The inter-war years at No. 43 were not quite so exciting; it housed the offices of the London Federation of the League of Nations Union, which promoted peace as the world slid towards another global conflict, and the Inter-Varsity Federation, an evangelical Christian group. However, in No. 43’s top flat lived a very colourful character, Beryl de Zoete. Beryl was flamboyant ballet dancer who dabbled in all kinds of theatrical and dance forms, especially eastern, and would nowadays be called a “luvvie” (lower photo by Cecil Beaton, 1941). In later life she met Arthur Waley, a distinguished orientalist who was an Assistant Keeper at the British Museum. They formed a rather scandalous partnership; he was much younger than she was, and living together unmarried was something shocking in the 1920s. However, the pair’s relationship endured over many decades. The writer James Cahill visited them in 1956 and wrote,
“I went alone to the meeting with Waley, who was living quietly in an upstairs apartment on Russell Square, with his longtime companion Beryl de Zoete. She was a specialist in Asian dance, and quite old by this time; she scarcely spoke, but sat by the stove wearing a cap with a green celluloid shade, reading. The flat was disheveled and comfortable-looking, with a smell of wood smoke.”
During the war, Arthur Waley was employed as a censor at the Ministry of Information, vetting letters and telegrams written in Japanese. He found the work boring, and relieved the tedium by writing to the senders of the letters criticising their sloppy handwriting and poor grammar! He left No. 43 when Beryl de Zoete died in 1962.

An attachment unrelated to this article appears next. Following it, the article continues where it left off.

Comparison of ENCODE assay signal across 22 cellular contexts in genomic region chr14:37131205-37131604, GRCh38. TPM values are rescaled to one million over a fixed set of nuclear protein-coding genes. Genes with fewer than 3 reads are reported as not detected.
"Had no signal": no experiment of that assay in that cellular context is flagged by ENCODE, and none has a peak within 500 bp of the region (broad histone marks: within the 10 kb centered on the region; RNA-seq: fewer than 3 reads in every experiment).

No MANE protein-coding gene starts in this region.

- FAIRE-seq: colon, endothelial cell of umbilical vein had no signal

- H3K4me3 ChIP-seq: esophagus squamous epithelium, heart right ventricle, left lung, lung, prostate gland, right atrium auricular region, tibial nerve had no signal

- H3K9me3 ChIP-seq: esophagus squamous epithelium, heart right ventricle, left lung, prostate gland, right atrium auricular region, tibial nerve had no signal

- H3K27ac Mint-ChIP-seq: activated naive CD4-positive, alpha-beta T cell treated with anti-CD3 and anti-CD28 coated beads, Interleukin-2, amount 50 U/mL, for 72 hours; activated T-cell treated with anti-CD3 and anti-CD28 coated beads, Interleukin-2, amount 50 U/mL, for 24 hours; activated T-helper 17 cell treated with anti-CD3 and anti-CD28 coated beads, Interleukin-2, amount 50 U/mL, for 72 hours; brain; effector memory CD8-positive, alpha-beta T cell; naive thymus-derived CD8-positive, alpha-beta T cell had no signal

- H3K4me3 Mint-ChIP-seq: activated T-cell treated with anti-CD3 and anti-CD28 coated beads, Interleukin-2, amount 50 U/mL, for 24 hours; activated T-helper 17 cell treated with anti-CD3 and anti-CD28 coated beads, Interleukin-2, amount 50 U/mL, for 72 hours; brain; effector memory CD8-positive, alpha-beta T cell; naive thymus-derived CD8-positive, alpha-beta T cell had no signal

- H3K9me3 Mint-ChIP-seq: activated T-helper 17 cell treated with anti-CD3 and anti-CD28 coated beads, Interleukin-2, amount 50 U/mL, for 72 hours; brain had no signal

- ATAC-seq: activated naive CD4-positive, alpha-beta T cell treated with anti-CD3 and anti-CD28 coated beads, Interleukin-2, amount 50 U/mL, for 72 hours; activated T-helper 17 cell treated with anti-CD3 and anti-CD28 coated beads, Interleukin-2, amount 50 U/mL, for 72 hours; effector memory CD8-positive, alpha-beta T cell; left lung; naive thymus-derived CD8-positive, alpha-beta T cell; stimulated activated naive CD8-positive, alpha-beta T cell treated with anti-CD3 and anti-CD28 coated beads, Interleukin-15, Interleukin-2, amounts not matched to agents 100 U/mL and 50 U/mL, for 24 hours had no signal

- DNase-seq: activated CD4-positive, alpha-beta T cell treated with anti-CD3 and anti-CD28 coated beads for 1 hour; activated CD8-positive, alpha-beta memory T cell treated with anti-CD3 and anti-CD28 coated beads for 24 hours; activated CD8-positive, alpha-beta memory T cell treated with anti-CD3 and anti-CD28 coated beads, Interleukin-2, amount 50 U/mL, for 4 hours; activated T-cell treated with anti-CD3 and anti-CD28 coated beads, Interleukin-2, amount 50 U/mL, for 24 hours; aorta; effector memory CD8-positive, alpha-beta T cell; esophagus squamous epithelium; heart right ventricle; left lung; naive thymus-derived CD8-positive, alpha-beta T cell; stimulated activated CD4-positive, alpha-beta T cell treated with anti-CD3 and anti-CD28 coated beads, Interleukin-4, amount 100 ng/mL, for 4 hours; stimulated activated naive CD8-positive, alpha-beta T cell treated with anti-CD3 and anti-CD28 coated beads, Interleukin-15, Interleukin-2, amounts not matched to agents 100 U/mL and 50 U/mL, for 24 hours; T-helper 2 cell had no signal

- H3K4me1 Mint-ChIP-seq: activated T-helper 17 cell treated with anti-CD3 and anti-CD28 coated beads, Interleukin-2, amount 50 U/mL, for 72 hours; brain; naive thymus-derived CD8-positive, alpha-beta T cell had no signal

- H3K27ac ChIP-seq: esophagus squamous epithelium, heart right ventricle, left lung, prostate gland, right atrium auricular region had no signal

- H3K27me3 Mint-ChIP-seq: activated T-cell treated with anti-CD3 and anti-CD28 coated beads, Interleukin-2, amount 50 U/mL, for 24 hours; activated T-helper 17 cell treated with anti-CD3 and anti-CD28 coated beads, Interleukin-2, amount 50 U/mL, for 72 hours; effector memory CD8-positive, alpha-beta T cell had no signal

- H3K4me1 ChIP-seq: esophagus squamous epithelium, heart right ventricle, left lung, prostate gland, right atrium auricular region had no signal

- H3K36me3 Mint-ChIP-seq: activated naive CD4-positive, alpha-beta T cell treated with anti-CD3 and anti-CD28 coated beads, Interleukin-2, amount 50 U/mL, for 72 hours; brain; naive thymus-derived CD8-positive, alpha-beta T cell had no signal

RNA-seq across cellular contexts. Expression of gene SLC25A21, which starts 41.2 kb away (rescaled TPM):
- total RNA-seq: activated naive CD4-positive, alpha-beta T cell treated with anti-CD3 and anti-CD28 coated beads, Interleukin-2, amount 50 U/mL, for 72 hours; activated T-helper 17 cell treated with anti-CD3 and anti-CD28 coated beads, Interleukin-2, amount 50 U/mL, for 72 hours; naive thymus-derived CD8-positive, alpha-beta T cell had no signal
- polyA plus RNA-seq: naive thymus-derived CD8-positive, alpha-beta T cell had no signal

Nos. 42-43 fortunately escaped damage in the Blitz, though neighbouring No. 40 took a direct hit and, with No. 39, lay a derelict shell for years until rebuilding merged the two buildings in 1962. The Spiritualist Association had wisely (and perhaps not surprisingly!) foreseen this and built a robust air-raid shelter in the basement of No. 42.
After the war, No. 42 became home to a succession of publishers such as St. Bride's Press. Iliffe Books, Temple Press and Hide Books, mostly subsidiaries of Reed International. Then in 1977 the building became the new home of the German Historical Institute. There was a small private cinema in the basement of No. 42 in these postwar years.